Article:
No your didn't. I don't believe that operation occurred unless there were other factors at play. You wouldn't know if there were other factors. It is misleading to relay that testimonial when you don't know the full story. It's essentially quote-mining which is not honest although in this case I don't think were were consciously trying to mislead. You just didn't know to ask the right questions.

I don't think you are ever trying to lie. I think you are breathtakingly clueless on many subjects from how patients are recruited in clinical trials to how various science agency heads interact (or don't). I am not saying your aren't intelligent. I am saying you are missing many key facts about the things you write about and it is obvious.

Ballet Mom
07-15-2009, 07:56 AM
No your didn't.

Prove it.

Find it yourself. Others will remember. We discussed it on the forum.

Pooka1
07-15-2009, 08:00 AM
Really Pooka, I know you'd like to try and convince everyone that I'm an idiot,

There is a difference between intelligence and knowledge. You could have all the intelligence in the world and not have knowledge.

For example, you either know what other top scientists are saying about Collins or you don't. That is "knowledge" as opposed to intelligence.

Do you see that distinction?

Ballet Mom
07-15-2009, 08:04 AM
Pooka,


Quote:
Originally Posted by Ballet Mom
Pooka, please notice that at sixteen years follow-up patients with a moderate or smaller curve size did not deteriorate from their original curve size.

Are you as sure you understand this study and how well supported their conclusions are as you are about how patients are recruited into clinical trials?

How about another recent study that supports this study?

http://www.sosort-lyon.net/pdf/saa23.pdf

Title: Long-term outcome after Boston brace treatment in adolescent idiopathic scoliosis.
Authors: Lange JE, Steen H, Brox JI.

Results: The magnitude of the primary prebrace major curve was in average 33.2 (range 20 – 52) degrees (n=110). At weaning after 2.9 (0.5 – 9.3) years of treatment and at the last follow-up 19.8 (12 - 28) years after weaning the corresponding values were 28.5º (9 -56) (n=110), and 34.0º (8 – 87) (n=66), respectively. Even if the average progression of the major curve after weaning was 5.5º (-7 – 44), the long time follow-up compared with the prebrace value was -0.6º (-21 – 36) (n=66).

Ballet Mom
07-15-2009, 08:09 AM
It does make me wonder, with the responses to my bracing posts, if anyone posting on this forum is possibly associated with the Braist study in any way. This would make a lovely recruiting ground for the study. Anyone have any disclosing to do?

concerned dad
07-15-2009, 09:25 AM
It is a tough personnel decision to brace or not. I would submit that very few parents and not all orthopedic doctors have the current background knowledge to make an informed decision. I know for sure that I didn’t when confronted with the choice. I also know that as my understanding of the issues evolved, my views changed.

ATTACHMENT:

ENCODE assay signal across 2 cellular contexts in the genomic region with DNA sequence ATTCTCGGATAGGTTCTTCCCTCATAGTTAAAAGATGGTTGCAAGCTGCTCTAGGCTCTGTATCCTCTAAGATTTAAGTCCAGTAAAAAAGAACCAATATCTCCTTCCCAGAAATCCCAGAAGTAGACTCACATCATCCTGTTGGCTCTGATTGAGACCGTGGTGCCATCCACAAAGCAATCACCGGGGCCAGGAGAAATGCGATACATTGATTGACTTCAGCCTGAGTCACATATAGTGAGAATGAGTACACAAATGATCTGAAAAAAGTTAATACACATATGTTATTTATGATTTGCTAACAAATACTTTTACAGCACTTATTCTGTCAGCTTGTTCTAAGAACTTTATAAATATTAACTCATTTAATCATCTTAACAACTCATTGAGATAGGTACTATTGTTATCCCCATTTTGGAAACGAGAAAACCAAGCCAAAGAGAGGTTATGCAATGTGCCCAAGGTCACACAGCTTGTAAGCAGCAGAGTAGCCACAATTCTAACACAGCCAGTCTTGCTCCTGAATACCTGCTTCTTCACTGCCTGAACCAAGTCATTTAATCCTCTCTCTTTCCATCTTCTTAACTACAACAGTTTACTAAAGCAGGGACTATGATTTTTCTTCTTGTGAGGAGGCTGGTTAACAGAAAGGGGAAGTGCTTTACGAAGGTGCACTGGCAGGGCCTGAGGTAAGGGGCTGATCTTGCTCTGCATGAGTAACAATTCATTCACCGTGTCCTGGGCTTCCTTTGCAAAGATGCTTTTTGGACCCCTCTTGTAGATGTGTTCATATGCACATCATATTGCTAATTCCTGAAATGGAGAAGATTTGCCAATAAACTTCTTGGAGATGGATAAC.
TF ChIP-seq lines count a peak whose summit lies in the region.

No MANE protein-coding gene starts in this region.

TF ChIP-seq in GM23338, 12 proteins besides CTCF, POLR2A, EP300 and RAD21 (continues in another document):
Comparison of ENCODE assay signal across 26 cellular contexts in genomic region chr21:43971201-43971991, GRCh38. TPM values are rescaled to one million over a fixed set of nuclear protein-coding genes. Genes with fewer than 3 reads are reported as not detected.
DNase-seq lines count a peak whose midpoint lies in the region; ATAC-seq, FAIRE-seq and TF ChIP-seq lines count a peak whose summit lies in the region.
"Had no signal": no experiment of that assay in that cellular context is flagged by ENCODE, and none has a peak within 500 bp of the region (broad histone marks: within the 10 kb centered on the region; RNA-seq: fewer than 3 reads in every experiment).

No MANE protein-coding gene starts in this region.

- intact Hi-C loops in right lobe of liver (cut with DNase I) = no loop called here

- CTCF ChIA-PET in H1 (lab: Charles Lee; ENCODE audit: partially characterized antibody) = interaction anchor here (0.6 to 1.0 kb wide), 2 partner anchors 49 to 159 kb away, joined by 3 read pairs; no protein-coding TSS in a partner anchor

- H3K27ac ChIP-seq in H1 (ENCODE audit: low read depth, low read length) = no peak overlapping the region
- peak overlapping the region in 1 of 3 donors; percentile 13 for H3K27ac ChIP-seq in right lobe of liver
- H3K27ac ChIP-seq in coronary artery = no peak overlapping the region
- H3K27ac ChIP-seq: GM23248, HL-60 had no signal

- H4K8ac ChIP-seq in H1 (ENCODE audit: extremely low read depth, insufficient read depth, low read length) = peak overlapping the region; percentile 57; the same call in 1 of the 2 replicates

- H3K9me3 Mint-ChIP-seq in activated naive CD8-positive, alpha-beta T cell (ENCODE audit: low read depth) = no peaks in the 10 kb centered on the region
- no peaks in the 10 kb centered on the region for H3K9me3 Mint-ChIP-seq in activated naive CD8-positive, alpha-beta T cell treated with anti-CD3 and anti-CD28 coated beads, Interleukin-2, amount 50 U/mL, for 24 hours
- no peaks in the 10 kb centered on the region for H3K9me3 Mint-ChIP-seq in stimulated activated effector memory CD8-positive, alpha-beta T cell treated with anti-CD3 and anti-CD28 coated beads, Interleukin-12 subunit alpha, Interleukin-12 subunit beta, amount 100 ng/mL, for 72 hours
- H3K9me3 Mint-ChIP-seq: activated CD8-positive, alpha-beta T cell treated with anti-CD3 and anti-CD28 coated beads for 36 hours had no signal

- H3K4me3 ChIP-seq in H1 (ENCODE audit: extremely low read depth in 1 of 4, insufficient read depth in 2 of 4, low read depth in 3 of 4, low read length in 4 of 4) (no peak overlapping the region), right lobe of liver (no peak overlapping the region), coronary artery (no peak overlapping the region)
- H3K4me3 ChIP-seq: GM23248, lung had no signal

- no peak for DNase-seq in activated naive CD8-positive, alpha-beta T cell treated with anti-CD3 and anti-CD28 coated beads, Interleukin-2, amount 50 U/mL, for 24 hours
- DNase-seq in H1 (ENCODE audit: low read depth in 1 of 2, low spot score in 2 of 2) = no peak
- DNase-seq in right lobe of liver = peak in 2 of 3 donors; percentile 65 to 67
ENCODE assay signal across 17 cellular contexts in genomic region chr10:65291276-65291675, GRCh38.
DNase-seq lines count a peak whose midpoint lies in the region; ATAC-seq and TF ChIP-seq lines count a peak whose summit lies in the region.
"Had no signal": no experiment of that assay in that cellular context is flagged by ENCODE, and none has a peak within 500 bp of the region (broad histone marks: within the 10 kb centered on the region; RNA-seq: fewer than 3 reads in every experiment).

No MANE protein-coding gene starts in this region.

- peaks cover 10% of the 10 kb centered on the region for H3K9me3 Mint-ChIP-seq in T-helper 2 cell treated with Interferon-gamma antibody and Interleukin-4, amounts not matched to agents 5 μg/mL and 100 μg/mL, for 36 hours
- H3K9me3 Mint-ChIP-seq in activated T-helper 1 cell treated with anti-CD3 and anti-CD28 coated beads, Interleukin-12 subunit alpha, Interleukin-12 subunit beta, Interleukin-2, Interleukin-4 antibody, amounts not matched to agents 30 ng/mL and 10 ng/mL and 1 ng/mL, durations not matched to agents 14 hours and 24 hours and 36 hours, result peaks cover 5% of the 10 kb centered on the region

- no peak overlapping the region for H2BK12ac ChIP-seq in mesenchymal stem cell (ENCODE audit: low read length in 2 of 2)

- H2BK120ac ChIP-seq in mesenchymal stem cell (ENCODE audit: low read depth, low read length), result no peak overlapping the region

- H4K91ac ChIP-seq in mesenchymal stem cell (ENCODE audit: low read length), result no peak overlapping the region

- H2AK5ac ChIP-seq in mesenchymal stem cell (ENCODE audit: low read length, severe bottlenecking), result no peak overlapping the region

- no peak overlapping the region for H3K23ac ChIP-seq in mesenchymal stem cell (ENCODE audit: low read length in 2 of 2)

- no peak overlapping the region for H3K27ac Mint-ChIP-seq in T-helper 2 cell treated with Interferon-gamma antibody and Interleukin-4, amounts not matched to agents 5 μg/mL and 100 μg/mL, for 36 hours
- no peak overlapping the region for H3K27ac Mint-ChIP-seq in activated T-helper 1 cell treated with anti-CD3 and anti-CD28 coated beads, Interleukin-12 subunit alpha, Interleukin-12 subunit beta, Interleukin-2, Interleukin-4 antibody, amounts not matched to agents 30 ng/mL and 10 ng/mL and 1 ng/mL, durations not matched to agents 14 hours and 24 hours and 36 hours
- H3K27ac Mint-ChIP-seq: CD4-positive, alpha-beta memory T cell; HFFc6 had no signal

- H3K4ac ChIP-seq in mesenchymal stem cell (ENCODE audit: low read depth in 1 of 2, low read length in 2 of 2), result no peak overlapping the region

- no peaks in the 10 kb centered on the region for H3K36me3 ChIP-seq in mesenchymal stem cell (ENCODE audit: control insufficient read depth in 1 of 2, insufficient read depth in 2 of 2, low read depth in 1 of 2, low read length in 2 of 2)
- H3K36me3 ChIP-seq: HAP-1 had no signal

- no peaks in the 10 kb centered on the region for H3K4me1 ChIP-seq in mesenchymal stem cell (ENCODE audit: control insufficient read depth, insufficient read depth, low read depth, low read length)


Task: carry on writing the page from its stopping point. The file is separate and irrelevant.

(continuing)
We know that bloodletting was the standard of care for many afflictions not too long ago
We know that electrical stimulation was often used for scoliosis not too long ago
We know that about 22% of braced kids go on to require surgery.
We don’t know what percent of unbraced kids go on to require surgery.
We know that a myriad of factors are involved which are related to progression (the main ones being menarchal status and curve amplitude at ‘presentation”)
We know that a parents love and concern for their child may lean them towards bracing curves that have a low likelihood of progression.
We know that wearing a brace can be a very difficult burden for a child.
We know that there is lots of money involved, both in promoting surgery and in promoting bracing.
We know the vast majority of practitioners, from conservative providers to surgeons are motivated not by money but by their desire to help children and often have strong opposing views.
We know there is still a lot to learn about scoliosis but parents are forced into making difficult decisions today with limited knowledge



What else do we know?

Sharon loves horses and has a soft spot in her heart for elephants
Pam’s son is serving our country (God bless him)
Christine’s daughter has had phenomenal results with the SpineCor
Dingo is one smart dude who looks at issues with fresh eyes
Linda has her hands full here and
I am a concerned dad

michele27
07-15-2009, 11:52 AM
Also, do you think the surgeons who say there is no good proof that bracing works simply haven't read this paper? Or don't understand it as well as you do? How do you explain the fact that many surgeons claim there is no good proof that bracing works? Are they high? Are they simply not as smart as you? What?


What about my daughter's surgeon who recommended bracing? Is he not as smart as the doctor's who disagree?

I don't get where all the hostility to the OP is coming from. Why this has become an argument over whether bracing works or not is unclear. She simply stated that waiting and watching can have negative effects when children are going through rapid growth and posted a blogger's experience to illustrate. Whether or not something was left out really isn't the point as we are not discussing advocating surgery for thirty-something degree curves. What I took note of was how unconcerned the blogger's doctor seemed to be about her dd's consistently progressing curve and how he did not lay out ALL of her options for her along the way. Waiting certainly didn't spare my daughter anything. Had we braced at diagnosis(30*), I don't believe her curve would have progressed 10* in 2 months. It COULD, I suppose, but not likely and I wouldn't have known either way. But because we didn't I know 100% that her curve progressed while waiting, and having that knowledge is not reassuring. Whether or not bracing will work for her cannot be found in ANY study because we are not dealing with something that is universal to all who have it. One may say "statistically this or that" but at the end of the day it is still an unknown as far as it relates to an individual's prognosis. I am giving her her only shot at not having to have surgery and if she still does after bracing, I don't consider the bracing unneccessary. I already know that she can progress quickly during growth and at Risser 0 I would consider it a success if it holds her curves period.